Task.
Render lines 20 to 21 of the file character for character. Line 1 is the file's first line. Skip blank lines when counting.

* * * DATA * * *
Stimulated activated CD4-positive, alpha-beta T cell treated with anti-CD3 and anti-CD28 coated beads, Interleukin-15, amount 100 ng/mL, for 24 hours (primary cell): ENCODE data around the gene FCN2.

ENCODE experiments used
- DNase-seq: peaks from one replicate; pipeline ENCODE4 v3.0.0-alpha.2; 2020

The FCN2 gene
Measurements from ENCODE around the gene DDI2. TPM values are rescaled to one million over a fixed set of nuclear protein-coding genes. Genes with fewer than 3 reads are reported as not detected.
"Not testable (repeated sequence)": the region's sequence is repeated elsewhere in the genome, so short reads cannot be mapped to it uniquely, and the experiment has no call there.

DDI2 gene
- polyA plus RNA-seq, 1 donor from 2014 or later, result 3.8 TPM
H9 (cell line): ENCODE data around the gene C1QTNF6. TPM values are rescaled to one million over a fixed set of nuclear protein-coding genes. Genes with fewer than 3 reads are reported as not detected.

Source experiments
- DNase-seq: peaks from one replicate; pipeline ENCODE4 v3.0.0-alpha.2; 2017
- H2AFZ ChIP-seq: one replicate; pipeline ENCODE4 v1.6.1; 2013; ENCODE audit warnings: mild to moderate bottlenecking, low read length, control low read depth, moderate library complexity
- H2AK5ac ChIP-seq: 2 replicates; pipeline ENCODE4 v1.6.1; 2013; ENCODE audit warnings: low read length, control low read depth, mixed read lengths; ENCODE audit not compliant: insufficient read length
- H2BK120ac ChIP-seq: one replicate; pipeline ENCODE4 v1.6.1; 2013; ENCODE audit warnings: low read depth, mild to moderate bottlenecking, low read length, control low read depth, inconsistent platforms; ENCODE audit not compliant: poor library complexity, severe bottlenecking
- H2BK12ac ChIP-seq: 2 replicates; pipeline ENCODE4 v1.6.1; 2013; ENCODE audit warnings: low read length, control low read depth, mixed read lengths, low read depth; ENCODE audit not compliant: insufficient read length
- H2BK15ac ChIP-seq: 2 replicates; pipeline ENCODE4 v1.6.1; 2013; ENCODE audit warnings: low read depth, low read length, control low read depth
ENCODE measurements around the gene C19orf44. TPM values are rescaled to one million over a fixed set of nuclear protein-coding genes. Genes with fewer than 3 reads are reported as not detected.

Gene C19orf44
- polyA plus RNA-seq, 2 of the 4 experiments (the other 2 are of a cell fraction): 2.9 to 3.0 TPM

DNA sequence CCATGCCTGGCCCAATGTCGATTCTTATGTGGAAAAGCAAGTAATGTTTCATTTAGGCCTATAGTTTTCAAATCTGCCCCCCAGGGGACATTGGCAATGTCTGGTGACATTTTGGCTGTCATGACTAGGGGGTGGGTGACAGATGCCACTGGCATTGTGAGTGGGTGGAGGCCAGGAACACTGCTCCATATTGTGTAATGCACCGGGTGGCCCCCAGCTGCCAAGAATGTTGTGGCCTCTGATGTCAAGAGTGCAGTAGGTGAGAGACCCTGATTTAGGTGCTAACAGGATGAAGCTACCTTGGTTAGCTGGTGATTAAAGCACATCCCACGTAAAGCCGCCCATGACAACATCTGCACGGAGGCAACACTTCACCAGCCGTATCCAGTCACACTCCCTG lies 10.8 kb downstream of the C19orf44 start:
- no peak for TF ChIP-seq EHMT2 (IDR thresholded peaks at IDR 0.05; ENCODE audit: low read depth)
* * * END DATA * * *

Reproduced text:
DNA sequence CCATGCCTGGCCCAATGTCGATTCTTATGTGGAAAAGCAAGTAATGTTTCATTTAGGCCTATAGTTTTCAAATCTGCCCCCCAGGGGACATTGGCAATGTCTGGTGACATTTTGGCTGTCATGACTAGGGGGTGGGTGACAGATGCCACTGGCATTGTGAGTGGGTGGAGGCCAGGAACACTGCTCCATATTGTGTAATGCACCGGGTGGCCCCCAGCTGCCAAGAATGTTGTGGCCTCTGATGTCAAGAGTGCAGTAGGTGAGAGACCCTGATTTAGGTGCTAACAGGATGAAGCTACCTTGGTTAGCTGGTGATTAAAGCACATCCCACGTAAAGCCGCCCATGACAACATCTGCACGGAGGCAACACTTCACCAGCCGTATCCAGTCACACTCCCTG lies 10.8 kb downstream of the C19orf44 start:
- no peak for TF ChIP-seq EHMT2 (IDR thresholded peaks at IDR 0.05; ENCODE audit: low read depth)